Colorado to Establish Low Emissions Vehicle Program
Colorado is taking strides to follow in the footsteps of California when it comes to instituting legislation to promote cleaner cars. This past Monday, Governor John Hickenlooper ordered the state’s Department of Public Health and Environment to initiate a Low Emission Vehicle program.
The program is styled similarly to California’s stricter standards rather than the more lax federal regulations that currently guide the rest of the country’s emissions policies. According to Wired contributor Alex Davies, the Low Emission Vehicle program borrows the trajectory that the EPA set for the nation back during the Obama administration. The entity required that each automaker’s fleet achieve about 36 mpg on average by the year 2025.
Colorado’s goal is to curb greenhouse gas emissions by 26 percent by 2025. It’s an ambitious goal for a state whose mountainous topography triggers many residents to prefer trucks and SUVs to more efficient vehicles.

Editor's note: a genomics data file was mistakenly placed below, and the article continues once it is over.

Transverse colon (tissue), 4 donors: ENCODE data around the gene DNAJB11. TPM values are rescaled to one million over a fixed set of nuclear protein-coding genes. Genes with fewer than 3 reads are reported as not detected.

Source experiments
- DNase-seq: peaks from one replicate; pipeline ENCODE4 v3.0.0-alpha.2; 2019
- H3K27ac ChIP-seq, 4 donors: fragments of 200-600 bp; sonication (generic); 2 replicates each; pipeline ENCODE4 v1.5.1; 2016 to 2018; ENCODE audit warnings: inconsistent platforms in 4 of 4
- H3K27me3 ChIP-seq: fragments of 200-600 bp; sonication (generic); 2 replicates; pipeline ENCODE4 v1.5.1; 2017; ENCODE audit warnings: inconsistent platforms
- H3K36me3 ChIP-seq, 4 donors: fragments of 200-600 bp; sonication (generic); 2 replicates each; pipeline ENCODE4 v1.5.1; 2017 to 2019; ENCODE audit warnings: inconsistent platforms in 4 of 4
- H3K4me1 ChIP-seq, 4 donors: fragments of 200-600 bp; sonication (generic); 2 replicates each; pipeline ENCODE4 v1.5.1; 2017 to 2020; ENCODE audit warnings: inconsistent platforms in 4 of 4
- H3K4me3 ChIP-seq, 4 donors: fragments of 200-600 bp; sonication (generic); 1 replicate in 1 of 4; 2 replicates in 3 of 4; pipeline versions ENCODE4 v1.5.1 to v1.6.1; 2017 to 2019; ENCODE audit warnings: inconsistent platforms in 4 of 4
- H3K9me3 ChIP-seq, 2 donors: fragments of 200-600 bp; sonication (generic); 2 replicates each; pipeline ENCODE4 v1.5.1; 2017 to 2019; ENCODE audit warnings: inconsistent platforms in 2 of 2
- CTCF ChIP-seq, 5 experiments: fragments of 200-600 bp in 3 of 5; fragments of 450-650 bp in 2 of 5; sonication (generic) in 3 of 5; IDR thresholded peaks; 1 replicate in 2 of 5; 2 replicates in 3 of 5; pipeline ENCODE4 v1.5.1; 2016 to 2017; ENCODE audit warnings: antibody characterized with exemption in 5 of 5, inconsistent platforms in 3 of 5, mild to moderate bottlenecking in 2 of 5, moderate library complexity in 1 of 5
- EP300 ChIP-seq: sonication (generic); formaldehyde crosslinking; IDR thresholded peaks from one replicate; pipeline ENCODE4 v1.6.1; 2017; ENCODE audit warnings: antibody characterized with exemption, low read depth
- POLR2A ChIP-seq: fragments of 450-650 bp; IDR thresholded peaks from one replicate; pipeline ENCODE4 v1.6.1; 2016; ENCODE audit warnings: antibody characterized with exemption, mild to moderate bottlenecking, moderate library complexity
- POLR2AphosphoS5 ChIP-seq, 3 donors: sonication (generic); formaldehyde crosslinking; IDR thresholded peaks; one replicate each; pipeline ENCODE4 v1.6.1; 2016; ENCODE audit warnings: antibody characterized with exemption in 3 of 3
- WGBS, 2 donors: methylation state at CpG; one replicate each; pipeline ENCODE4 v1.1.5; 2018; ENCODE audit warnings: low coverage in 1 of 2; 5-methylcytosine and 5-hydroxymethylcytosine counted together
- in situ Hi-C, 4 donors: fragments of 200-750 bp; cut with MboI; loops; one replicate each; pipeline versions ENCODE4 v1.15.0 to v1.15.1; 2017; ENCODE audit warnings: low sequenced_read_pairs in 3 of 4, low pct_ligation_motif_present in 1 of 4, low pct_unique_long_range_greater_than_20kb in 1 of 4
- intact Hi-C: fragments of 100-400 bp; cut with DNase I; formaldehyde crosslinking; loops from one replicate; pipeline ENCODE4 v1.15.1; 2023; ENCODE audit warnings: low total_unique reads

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Governor Hickenlooper expressed confidence in the state’s decision. “Every move we make to safeguard our environment is a move in the right direction.”
If more states follow in California and Colorado’s wake, the EPA might have to rethink its recent emissions standards roll back. It had cleared California’s decision based on the premise that the state boasts the nation’s largest market for vehicles. If a manufacturer designs a clean car for California, this version meets other state’s emissions regulations, since California has the strictest emissions standards to date.
We commend Colorado for its more rigorous Low Emission Vehicle program and anticipate more states following in its lead in the days ahead. It seems like only a natural progression, as the electric vehicle trend continues to surge.
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News Source: WIRED